Ramadan Sky Synopsis:
A contemporary twist on a classic story of forbidden love, set in Jakarta, capital city of Indonesia.
When Vic accepts a teaching position in Jakarta, she has already been working and travelling in Asia for many years; she thinks she knows what to expect. However, before long she becomes troubled by the casual coexistence of vast wealth and woeful poverty, and by the stark differences in freedom and power between the men and the women. It also becomes apparent that there will be no support or companionship from her fellow Westerners and colleagues.
Fajar has lived in Jakarta all his life. He gets by, loaning money from friends and family, spending his nights racing, and his days working on the roads as an ojek driver. When he impresses a customer with his understanding of English, he sees an opportunity. He dedicates himself to being the woman’s driver – taking her to and from work, running her errands. He thinks he’s won big.
Neither Fajar nor Vic expect to find friendship and solace in their strange arrangement. But, before long, they will step outside the mores of their cultures together, crossing a boundary that will shake both of their lives. (Amazon)
BOOK REVIEW by Tony Ziemek
As I write, Australia’s freshly minted Prime Minister, Tony Abbott is making his first international trip as elected leader and his destination is Indonesia. It’s all about trade, geographic proximity and some spurious crisis about Australia’s international obligations to take asylum seekers that use Indonesia as a staging post.
Geographically, it’s a short but dangerous trip in a leaky fishing boat or an easy flight in the opposite direction, especially from Perth to Denpasar. You don’t even have to leave those two airports to understand the cultural differences between the two countries. The former is all understaffed, automated Western dullness. The latter teems with underpaid people performing mostly pointless tasks but with charm and fast track processing for tired parents of small children.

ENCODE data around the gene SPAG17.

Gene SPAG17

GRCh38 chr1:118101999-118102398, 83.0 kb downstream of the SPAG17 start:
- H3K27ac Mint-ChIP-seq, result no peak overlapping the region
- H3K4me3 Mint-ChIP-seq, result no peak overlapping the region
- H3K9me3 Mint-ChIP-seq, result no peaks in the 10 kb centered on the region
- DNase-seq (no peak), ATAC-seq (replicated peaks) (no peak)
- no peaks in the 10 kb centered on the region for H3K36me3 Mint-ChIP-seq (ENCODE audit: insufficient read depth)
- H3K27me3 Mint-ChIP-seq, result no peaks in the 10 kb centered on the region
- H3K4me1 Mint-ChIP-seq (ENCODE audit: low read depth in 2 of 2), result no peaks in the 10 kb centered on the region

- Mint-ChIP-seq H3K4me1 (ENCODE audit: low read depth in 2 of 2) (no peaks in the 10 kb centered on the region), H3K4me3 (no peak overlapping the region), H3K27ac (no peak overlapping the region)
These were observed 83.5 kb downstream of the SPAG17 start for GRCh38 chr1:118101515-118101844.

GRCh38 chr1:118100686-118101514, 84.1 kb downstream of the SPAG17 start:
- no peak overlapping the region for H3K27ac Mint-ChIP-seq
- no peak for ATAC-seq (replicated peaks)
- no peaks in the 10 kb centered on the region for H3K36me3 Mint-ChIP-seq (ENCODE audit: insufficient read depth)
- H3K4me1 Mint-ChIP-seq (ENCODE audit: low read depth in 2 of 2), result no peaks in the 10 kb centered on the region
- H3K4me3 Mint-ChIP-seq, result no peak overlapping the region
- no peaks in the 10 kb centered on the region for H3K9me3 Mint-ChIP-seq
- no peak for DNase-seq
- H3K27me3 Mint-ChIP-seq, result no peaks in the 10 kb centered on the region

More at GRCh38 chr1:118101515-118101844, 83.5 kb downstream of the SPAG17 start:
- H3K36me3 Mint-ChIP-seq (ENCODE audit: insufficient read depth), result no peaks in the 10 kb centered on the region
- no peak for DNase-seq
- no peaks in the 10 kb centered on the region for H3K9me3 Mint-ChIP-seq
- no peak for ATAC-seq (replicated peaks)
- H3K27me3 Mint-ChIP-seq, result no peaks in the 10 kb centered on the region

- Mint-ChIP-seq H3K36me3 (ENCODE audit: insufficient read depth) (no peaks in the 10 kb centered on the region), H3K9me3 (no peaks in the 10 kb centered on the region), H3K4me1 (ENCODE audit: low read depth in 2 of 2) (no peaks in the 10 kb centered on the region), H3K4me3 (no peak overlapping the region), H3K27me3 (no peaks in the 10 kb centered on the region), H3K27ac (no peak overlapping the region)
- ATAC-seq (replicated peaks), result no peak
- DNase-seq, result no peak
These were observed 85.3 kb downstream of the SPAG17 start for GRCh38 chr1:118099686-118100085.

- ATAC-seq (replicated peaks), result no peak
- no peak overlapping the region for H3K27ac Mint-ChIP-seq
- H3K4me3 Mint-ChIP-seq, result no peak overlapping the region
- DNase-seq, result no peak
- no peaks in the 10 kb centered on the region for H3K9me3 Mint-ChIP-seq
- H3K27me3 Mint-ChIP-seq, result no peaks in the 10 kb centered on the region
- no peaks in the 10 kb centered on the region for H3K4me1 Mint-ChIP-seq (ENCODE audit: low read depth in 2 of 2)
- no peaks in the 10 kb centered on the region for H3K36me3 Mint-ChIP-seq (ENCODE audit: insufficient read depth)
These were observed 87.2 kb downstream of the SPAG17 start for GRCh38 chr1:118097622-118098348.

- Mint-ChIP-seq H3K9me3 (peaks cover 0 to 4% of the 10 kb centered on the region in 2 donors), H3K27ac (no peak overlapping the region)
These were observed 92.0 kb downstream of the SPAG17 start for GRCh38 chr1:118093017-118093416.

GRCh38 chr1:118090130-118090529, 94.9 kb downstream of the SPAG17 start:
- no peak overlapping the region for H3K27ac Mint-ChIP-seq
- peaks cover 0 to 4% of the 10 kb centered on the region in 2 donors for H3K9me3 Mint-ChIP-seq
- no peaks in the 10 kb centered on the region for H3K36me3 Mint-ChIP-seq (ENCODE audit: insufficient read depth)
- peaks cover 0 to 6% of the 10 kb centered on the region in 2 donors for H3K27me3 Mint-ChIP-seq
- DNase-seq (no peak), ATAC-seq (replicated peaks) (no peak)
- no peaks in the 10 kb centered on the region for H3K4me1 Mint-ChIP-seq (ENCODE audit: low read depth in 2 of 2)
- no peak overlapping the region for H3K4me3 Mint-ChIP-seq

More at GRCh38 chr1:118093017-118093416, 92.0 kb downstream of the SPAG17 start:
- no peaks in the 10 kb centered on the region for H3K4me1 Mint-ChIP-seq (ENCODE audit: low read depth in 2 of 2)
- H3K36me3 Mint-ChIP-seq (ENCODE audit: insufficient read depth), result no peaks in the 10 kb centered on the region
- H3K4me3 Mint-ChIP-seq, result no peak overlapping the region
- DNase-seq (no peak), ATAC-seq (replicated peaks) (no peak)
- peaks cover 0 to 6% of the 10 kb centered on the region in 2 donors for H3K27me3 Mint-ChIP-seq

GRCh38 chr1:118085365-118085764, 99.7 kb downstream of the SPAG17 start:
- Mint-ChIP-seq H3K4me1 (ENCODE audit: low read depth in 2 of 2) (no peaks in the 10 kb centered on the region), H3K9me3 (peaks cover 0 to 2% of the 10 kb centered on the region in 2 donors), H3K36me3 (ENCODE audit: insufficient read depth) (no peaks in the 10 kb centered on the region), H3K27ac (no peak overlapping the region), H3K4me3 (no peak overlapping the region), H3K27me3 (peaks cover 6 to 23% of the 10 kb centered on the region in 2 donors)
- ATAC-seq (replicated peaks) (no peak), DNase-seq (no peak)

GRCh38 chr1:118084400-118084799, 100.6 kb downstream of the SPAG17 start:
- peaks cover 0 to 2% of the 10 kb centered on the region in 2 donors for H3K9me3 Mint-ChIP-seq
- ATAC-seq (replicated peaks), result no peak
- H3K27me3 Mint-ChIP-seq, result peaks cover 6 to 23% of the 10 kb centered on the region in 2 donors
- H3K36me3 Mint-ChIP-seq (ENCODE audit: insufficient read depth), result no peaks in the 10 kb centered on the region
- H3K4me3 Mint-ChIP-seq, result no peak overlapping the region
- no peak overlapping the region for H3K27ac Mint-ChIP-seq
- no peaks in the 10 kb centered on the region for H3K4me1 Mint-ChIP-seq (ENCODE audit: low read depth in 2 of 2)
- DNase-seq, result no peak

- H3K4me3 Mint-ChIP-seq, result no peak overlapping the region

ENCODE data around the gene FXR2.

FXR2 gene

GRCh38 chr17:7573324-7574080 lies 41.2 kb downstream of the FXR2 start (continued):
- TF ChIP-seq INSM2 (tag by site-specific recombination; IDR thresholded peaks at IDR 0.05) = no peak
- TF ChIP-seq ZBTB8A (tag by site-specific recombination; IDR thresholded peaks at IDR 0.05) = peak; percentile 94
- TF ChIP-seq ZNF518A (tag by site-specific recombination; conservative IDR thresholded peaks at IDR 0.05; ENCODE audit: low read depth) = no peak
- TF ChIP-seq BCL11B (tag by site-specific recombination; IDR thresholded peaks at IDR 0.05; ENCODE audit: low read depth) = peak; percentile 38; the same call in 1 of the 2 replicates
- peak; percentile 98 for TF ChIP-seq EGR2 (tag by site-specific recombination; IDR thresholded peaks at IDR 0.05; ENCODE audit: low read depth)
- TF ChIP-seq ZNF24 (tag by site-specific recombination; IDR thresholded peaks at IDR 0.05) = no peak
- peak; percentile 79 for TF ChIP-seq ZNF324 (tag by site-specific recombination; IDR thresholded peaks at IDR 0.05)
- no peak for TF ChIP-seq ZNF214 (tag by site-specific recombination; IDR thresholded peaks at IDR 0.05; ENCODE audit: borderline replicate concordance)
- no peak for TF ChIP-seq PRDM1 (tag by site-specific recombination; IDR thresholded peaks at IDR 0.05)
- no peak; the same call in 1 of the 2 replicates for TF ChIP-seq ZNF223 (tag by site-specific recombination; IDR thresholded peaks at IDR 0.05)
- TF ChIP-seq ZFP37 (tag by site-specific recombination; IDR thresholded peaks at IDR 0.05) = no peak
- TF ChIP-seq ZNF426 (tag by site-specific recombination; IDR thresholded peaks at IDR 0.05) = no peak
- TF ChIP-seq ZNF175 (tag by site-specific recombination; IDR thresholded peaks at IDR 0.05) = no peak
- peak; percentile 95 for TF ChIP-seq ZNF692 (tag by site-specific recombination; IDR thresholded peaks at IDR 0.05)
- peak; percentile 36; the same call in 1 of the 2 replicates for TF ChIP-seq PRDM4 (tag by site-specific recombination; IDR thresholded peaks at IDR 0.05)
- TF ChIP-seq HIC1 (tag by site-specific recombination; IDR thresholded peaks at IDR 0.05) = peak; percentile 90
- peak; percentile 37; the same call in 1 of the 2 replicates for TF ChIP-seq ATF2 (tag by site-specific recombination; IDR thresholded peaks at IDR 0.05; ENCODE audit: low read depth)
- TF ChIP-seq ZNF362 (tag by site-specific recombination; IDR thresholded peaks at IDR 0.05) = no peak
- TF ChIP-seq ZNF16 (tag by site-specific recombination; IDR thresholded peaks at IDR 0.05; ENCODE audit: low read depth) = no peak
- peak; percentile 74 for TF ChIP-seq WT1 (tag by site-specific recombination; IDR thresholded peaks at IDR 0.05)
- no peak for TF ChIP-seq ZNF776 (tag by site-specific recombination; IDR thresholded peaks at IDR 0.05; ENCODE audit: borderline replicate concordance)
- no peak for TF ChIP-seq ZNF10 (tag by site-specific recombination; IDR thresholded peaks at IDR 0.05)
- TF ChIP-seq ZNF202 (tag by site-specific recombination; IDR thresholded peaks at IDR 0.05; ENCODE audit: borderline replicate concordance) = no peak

Ramadan Sky by Nichola Hunter is a pretty much faultless novella about two characters from these very different cultures.
The narrative is told from the characters different perspectives, which sharpens their differences, whilst the love story builds in splendid contradiction. The prose style shifts with the characters but without creating a jarring narrative. Not an easy achievement, I think.
The sense of place is accurately and economically created and the characters are convincingly portrayed. It is a short and interesting read and one best discovered by you, before I give too much away!
BOOK RATING: The Story 4 / 5 ; The Writing 4 / 5
~ Tony Ziemek is the lead editor of Ed Fresh Editorial Services.
Have you read Ramadan Sky ? Do you want to?
Join the discussion below.
Genre: Romance, Drama
* Receiving this title free from authonomy did not impact the expression of honest opinions in the review above.